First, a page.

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Most people living longer except rheumatoid arthritis sufferers

September 29, 2015

The study has found that though the death rates decreased for both men and women from 1965 to 2000, people with rheumatoid arthritis have not experienced the same benefits of that improved survival.

Dr. Sherine E. Gabriel, a professor of medicine and epidemiology at the Mayo Clinic in Rochester, Minnesota says they found that both women and men who were diagnosed with the condition from 1965 to 2000, died at a percentage of 2.4 and 2.5 percent, while during the same time period, death rates decreased for both men and women who did not have rheumatoid arthritis.

The study authors say there was a worsening of the relative mortality in more recent years, and a widening of the mortality gap between RA patients and the general population throughout time.

They believe this suggests that the radical changes in therapies for rheumatoid arthritis in the last 4 to 5 decades have not had a major impact on mortality and life expectancy for RA patients has not improved.

Rheumatoid arthritis is a chronic, autoimmune inflammatory disease that takes a progressive toll on the heart, kidney and liver as well as the joints.

Dr. Gabriel says as cardiovascular deaths make up at least half of the deaths in subjects with RA, it is possible that the cardiovascular interventions that improved life expectancy in the general population may not have had the same beneficial effects in people with RA.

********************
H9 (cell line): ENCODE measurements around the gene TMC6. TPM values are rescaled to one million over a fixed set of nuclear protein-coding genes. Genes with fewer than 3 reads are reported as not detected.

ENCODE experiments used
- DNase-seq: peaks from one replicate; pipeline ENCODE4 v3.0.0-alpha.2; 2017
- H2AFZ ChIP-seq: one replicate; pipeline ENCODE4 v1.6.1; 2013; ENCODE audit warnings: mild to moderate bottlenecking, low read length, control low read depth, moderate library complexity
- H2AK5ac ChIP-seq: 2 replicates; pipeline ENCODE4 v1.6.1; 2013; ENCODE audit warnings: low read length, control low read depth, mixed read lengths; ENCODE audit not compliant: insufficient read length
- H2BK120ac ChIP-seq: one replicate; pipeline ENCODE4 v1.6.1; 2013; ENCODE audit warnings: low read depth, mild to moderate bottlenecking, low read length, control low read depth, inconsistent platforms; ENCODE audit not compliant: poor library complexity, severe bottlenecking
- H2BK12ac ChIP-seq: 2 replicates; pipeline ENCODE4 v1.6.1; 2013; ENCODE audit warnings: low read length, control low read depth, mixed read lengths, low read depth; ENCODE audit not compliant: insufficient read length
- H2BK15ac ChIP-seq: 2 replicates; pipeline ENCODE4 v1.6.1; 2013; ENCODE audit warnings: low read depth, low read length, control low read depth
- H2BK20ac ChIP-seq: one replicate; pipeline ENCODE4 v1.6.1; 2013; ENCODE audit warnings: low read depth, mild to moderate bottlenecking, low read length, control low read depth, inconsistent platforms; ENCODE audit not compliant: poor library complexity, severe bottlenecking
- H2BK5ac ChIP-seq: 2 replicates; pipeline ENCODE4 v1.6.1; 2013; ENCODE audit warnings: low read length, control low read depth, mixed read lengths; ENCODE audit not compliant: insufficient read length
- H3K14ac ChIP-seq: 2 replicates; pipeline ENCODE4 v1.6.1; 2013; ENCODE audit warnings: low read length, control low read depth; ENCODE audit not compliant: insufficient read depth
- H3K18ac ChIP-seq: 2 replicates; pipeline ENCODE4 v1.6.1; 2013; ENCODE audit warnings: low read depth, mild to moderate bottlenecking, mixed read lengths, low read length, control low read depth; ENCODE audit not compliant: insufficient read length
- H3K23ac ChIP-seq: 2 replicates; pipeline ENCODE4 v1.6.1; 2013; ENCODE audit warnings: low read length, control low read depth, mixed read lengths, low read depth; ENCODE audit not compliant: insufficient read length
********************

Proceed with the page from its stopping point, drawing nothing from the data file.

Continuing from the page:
The study raises concerns about current intervention strategies for the disease and Dr. Gabriel says there is an urgent need for research aimed at fully understanding this alarming trend and finding solutions that will close the mortality gap for people with RA.

According to the Arthritis Foundation, about 1% of the U.S. population suffer from rheumatoid arthritis.

The research is published in the November 2007 issue of Arthritis & Rheumatism.

Others involved in the study include Simon Melov and Maithili C. Vantipalli, also of the Buck Institute; Gawain McColl, the lead author, formerly of the Buck Institute, now at the Mental Health Research Institute of Victoria, Australia; along with David W. Killilea of Children's Hospital Oakland Research Institute, Oakland, CA and Alan E. Hubbard, University of California, Berkeley. G.M was supported by the American Federation for Aging Research. S.M was supported by the Ellison Medical Research Foundation, and NIH AG24385 and AG18679. G.J.L is supported by NIH AG21069, AG22868, NS050789-01, the Ellison Medical Research Foundation, the Glenn Foundation for Medical Research and the Herbert Simon Family Medical Foundation. Gene expression studies were facilitated by a Nathan Shock award P30AG025708. All other nematode strains were obtained from the Caenorhabditis Genetics Center, funded by the National Institutes of Health National Center for Research Resources.

The paper can be accessed at jbc/cgi/content/abstract/M705028200v1

The Buck Institute is an independent non-profit organization dedicated to extending the healthspan, the healthy years of each individual's life. The National Institute on Aging designated the Buck a Nathan Shock Center of Excellence in the Biology of Aging, one of just five centers in the country. Buck Institute scientists work in an innovative, interdisciplinary setting to understand the mechanisms of aging and to discover new ways of detecting, preventing and treating age-related diseases such as Alzheimer's and Parkinson's disease, cancer, stroke, and arthritis. Collaborative research at the Institute is supported by genomics, proteomics and bioinformatics technology.

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